Monday, July 28, 2014

Days Crying Out for Prayer

These days of gang violence in Chicago and Honduras and warring in the Middle East and Eastern Europe and refugees and standard sad things and grief around the world . . .

My prayer life, to be blunt, is erratic. On the one hand, I do pray throughout the day---most often expressions of thanks and awe---but I cannot claim for much in the way of disciplined, focused prayer time. I have had it in the past, but it fell away with some theological crises. I've even said I'm something of a prayer agnostic---It might do something, but I'm not sure what.

But these days cry out for prayer and even as I type that, I don't know what that means. But I've started trying, again, to have focused prayer time. It's not going all that well, but I'm trying.

This morning, I found myself praying for revelation, theophany, really. I found myself praying that this revelation came not from the sky, from sun or moon or stars, but from below, from the dirt, that every blade of grass, every grain of sand, every speck of dust would burst with the glory of God, like the mystics write about. I want gravity to be involved in the revelation, so that we might all know how closely we are held by God. I want the dirt to shine with the things the ancients wrote about---lovingkindness, mercy, slow-anger, redemption. I want theophany out of the dirt so that when our knees give out as we fall in worship, we will know that it is God who holds us, who supports our every day.

I do not know what to do with this prayer. It's full of wishful thinking as much as actual hope. And yet, I wish for a theophany that will bring repentance, a turning from the violence we perpetuate. A turning to each other as the image of God and the expectation to receive lovingkindness, mercy, and redemption, not bullets and bombs.

Prayer does more to change the pray-er than to change God or even spur God to action of some sort. But perhaps, it's still worth praying this sort of prayer. Maybe it, as my more secular friends will say, put good vibes into the air. Maybe it will get God's attention in some way, as written about in the Bible. Maybe it will bring knowledge and courage and heart to be God's instrument in this violent world.

I invite you to join me, if you aren't already leading me. 

Sunday, July 20, 2014

Practice for a World on Fire

I've written about this practice before.

I feel like I want to make it an assignment for you. Yes, you. And I know, you're not my student, I'm not your teacher, there is no enforcement for this assignment. It's been my practice for a couple of decades, though, and whatever else, I believe it to be helpful. After a week of news about migrant children at the southern U.S. border (and the ugly things said about them in some media outlets), about the Middle East turning bloodier, it seems, by the day, about jet liners shot out of the sky to further one political agenda or another---apparently to bring about even more war?---I want you to think about this and do it and believe it:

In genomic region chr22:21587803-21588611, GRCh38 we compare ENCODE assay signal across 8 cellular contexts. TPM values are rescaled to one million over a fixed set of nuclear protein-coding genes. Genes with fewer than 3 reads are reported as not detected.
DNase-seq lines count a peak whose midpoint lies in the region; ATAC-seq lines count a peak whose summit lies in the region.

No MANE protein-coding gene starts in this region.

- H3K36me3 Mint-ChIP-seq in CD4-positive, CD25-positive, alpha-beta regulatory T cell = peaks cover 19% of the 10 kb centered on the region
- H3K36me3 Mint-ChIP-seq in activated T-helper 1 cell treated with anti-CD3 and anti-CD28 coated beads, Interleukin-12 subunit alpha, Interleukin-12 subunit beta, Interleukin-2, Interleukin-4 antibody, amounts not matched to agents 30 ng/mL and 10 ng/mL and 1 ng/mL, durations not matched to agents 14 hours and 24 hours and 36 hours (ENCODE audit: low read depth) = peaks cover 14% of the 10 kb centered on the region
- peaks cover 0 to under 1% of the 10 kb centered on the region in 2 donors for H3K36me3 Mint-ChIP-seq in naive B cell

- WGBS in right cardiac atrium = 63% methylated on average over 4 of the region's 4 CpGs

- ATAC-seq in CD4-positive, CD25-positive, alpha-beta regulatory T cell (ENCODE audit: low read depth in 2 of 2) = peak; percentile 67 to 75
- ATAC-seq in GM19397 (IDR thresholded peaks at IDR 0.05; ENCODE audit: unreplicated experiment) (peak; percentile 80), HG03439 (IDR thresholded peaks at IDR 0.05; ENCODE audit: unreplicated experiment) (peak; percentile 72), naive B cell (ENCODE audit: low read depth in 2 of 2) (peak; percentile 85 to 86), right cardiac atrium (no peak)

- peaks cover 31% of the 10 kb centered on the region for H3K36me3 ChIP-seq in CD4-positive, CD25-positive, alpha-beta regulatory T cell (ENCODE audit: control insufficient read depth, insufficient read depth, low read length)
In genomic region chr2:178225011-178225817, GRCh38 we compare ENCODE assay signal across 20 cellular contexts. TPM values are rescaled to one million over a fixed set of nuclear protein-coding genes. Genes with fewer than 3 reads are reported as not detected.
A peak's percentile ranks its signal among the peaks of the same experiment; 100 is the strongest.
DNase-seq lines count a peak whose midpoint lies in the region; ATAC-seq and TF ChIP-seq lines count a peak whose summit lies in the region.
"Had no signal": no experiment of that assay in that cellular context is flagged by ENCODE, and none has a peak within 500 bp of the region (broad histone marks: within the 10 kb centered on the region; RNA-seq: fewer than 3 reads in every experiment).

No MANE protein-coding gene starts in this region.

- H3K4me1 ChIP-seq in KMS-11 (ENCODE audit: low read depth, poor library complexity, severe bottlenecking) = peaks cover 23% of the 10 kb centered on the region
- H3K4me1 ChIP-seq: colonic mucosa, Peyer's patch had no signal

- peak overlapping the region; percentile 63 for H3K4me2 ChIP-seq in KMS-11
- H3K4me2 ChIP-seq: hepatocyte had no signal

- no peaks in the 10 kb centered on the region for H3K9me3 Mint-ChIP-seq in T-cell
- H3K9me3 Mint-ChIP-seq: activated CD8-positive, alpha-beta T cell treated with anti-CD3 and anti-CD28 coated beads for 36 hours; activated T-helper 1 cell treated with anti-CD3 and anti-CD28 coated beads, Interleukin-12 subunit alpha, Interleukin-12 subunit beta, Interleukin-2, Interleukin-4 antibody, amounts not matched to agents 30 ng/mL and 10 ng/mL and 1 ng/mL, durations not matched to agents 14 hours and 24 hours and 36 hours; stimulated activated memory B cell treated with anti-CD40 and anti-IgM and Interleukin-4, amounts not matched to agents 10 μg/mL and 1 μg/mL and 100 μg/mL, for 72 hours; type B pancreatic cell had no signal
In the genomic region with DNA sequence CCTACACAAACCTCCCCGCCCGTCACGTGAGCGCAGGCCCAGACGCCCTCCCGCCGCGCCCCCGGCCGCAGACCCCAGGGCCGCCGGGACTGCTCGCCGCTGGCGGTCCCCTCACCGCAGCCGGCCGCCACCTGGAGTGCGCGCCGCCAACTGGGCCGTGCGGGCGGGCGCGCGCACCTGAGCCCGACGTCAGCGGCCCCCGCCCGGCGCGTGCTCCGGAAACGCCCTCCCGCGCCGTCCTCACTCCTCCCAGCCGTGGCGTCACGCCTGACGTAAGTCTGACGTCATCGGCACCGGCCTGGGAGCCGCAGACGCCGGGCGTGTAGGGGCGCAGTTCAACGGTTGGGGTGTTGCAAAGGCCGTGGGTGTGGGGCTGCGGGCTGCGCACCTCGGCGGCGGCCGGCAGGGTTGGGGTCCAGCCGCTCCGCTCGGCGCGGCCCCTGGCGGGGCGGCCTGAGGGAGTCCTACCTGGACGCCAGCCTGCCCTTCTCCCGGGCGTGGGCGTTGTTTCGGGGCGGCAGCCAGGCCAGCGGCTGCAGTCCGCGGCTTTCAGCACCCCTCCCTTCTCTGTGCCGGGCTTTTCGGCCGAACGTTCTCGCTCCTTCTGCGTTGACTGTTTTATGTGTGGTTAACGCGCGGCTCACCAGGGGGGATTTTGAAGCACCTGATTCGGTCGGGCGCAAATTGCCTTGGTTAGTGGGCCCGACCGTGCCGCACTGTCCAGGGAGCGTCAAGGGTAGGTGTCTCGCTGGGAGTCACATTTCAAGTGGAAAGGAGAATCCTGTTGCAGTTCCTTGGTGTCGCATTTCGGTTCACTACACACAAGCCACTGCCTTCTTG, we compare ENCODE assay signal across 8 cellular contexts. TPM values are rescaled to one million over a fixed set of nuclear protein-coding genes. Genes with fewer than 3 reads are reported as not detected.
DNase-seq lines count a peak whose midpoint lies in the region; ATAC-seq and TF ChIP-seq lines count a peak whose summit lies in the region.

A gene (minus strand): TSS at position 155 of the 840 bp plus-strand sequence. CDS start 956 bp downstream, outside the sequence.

Look at people you don't like, who frighten you or make you angry or are simply not like you. Look at them. Not necessarily in the eye, that can be creepy, but look at them. Say to yourself, "Here is the Image of God." That may be all you're able to say. If you can say it, say to yourself, "I love them." That will vary from day to day, but if you love God, this is where it plays out. Love that person. If you can't love them today, at least say, "Here is the Image of God." Maybe tomorrow you'll be able to love.

I'm not even asking you to say anything to them. You're probably not ready for that. But look at them and see the Image of God. Think on what that might mean, what that might tell you about God. Today you may not love them, but if you love God, you will one day.

You may want to say, "here is Jesus." Again, you may not be ready for that. Start where you can. Your heart may not be ready. 

That's it. That's the practice. If you don't particularly believe in God, or you don't believe in Jesus, translate into whatever you love. These are the words I have, the faith I have. My heart is hard, but these words are wearing it down, like water on stone. After a couple of decades, there is hope I might love someday.

But if we don't start today, the world is without hope. The world feels very full of hate right now and we need to find the strength to love. I honestly believe this practice will build that muscle.

+ + +

This morning, at church, my congregation, St Stephen's Episcopal Church, had a meeting about how we might address the border crisis. We're talking about things like hands on help, influencing U.S. policy, and even engaging in international policy to the best of our ability. SSEC has connections to Honduras, so this is personal. 

I'm prayerfully entering into discernment about where I fit into this, if I do. This feels big, and it's in my backyard, so to speak. Houston is still several hours drive from the Rio Grande Valley, but we're talking about children who have traveled the length of Mexico to get here. What's another 6-8 hour drive? Houston, and all of Texas, will feel the impact of this event. If God has blessed these United States, it's for a moment such as this.

Right now, I'm aware of what I don't know. There's so much to learn. I left that meeting with pieces of papers with information and websites for more. I'm already overwhelmed, but the room was full of people. I'll have to trust that we will buoy each other up. 

Pray for peace. Practice peace. Remember you are made in the Image of God, and so is the person next to you.